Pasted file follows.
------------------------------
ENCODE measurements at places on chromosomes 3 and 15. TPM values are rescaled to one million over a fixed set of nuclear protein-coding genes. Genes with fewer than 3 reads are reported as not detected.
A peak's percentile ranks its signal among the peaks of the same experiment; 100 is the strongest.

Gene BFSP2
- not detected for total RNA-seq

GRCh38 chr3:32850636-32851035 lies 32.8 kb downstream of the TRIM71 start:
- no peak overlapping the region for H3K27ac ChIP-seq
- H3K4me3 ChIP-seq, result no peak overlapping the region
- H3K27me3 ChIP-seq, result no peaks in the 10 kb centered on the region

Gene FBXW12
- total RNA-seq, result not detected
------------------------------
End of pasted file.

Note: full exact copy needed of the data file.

ENCODE measurements at places on chromosomes 3 and 15. TPM values are rescaled to one million over a fixed set of nuclear protein-coding genes. Genes with fewer than 3 reads are reported as not detected.
A peak's percentile ranks its signal among the peaks of the same experiment; 100 is the strongest.

Gene BFSP2
- not detected for total RNA-seq

GRCh38 chr3:32850636-32851035 lies 32.8 kb downstream of the TRIM71 start:
- no peak overlapping the region for H3K27ac ChIP-seq
- H3K4me3 ChIP-seq, result no peak overlapping the region
- H3K27me3 ChIP-seq, result no peaks in the 10 kb centered on the region

Gene FBXW12
- total RNA-seq, result not detected